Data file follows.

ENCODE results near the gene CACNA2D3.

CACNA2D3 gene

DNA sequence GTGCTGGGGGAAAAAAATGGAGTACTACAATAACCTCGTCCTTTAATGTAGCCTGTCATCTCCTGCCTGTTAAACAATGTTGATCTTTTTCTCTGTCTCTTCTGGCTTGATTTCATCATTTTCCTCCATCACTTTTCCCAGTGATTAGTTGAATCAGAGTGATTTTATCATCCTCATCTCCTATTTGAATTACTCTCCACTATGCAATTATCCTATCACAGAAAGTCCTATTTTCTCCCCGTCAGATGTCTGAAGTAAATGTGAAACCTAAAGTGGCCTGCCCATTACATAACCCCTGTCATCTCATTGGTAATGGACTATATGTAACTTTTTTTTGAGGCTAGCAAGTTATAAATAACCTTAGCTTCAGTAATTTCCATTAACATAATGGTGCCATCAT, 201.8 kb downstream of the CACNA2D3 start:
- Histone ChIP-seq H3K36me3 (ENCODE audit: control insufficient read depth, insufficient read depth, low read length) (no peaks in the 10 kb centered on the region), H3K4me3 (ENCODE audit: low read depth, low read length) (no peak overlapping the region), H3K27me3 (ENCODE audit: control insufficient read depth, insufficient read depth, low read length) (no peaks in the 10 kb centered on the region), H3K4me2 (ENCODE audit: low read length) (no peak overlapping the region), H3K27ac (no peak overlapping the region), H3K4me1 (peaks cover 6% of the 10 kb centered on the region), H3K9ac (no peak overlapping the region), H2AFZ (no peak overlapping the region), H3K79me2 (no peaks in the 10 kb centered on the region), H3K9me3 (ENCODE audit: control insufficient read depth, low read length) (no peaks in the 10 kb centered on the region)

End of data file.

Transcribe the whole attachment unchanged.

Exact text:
ENCODE results near the gene CACNA2D3.

CACNA2D3 gene

DNA sequence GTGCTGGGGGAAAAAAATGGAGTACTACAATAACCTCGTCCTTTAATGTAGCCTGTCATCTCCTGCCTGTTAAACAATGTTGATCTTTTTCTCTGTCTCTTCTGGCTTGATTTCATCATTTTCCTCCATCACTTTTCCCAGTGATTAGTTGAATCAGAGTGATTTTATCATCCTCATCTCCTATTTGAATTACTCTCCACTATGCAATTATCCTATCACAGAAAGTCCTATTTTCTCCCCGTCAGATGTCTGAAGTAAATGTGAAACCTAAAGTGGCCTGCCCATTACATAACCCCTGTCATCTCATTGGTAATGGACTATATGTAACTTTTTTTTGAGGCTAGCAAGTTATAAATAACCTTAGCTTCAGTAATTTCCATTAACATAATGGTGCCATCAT, 201.8 kb downstream of the CACNA2D3 start:
- Histone ChIP-seq H3K36me3 (ENCODE audit: control insufficient read depth, insufficient read depth, low read length) (no peaks in the 10 kb centered on the region), H3K4me3 (ENCODE audit: low read depth, low read length) (no peak overlapping the region), H3K27me3 (ENCODE audit: control insufficient read depth, insufficient read depth, low read length) (no peaks in the 10 kb centered on the region), H3K4me2 (ENCODE audit: low read length) (no peak overlapping the region), H3K27ac (no peak overlapping the region), H3K4me1 (peaks cover 6% of the 10 kb centered on the region), H3K9ac (no peak overlapping the region), H2AFZ (no peak overlapping the region), H3K79me2 (no peaks in the 10 kb centered on the region), H3K9me3 (ENCODE audit: control insufficient read depth, low read length) (no peaks in the 10 kb centered on the region)